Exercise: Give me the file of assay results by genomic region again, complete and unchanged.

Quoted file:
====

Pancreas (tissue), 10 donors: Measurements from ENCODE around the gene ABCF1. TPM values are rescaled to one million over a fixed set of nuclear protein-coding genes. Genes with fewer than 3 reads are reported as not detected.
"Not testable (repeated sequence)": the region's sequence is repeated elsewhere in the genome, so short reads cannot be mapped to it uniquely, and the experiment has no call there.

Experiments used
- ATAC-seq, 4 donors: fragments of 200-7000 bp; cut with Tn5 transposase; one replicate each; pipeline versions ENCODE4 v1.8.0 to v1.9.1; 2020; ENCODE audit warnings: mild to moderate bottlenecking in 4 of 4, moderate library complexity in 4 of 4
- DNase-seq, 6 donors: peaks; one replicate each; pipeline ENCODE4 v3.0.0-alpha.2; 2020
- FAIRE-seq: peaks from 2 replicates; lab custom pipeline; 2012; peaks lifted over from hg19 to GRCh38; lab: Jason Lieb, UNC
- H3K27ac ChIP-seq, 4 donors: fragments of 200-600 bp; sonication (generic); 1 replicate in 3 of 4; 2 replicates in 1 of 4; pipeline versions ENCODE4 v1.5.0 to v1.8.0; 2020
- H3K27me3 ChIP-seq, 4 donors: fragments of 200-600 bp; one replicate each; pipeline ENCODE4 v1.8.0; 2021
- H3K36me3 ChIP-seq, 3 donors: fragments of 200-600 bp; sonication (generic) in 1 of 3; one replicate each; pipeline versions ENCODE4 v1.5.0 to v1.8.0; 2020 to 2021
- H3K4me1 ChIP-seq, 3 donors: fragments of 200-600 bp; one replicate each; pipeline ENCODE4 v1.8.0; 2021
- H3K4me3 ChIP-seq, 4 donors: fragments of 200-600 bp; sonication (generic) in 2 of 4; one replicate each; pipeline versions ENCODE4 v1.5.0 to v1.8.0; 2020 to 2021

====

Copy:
Pancreas (tissue), 10 donors: Measurements from ENCODE around the gene ABCF1. TPM values are rescaled to one million over a fixed set of nuclear protein-coding genes. Genes with fewer than 3 reads are reported as not detected.
"Not testable (repeated sequence)": the region's sequence is repeated elsewhere in the genome, so short reads cannot be mapped to it uniquely, and the experiment has no call there.

Experiments used
- ATAC-seq, 4 donors: fragments of 200-7000 bp; cut with Tn5 transposase; one replicate each; pipeline versions ENCODE4 v1.8.0 to v1.9.1; 2020; ENCODE audit warnings: mild to moderate bottlenecking in 4 of 4, moderate library complexity in 4 of 4
- DNase-seq, 6 donors: peaks; one replicate each; pipeline ENCODE4 v3.0.0-alpha.2; 2020
- FAIRE-seq: peaks from 2 replicates; lab custom pipeline; 2012; peaks lifted over from hg19 to GRCh38; lab: Jason Lieb, UNC
- H3K27ac ChIP-seq, 4 donors: fragments of 200-600 bp; sonication (generic); 1 replicate in 3 of 4; 2 replicates in 1 of 4; pipeline versions ENCODE4 v1.5.0 to v1.8.0; 2020
- H3K27me3 ChIP-seq, 4 donors: fragments of 200-600 bp; one replicate each; pipeline ENCODE4 v1.8.0; 2021
- H3K36me3 ChIP-seq, 3 donors: fragments of 200-600 bp; sonication (generic) in 1 of 3; one replicate each; pipeline versions ENCODE4 v1.5.0 to v1.8.0; 2020 to 2021
- H3K4me1 ChIP-seq, 3 donors: fragments of 200-600 bp; one replicate each; pipeline ENCODE4 v1.8.0; 2021
- H3K4me3 ChIP-seq, 4 donors: fragments of 200-600 bp; sonication (generic) in 2 of 4; one replicate each; pipeline versions ENCODE4 v1.5.0 to v1.8.0; 2020 to 2021